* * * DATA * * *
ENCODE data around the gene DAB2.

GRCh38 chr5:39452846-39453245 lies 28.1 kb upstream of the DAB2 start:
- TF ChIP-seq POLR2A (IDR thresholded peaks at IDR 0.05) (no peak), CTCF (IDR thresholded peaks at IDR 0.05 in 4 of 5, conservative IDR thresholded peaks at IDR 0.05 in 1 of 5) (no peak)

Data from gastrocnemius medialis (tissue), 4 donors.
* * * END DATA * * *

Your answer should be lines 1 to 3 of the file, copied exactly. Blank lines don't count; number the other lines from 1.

ENCODE data around the gene DAB2.

GRCh38 chr5:39452846-39453245 lies 28.1 kb upstream of the DAB2 start:
- TF ChIP-seq POLR2A (IDR thresholded peaks at IDR 0.05) (no peak), CTCF (IDR thresholded peaks at IDR 0.05 in 4 of 5, conservative IDR thresholded peaks at IDR 0.05 in 1 of 5) (no peak)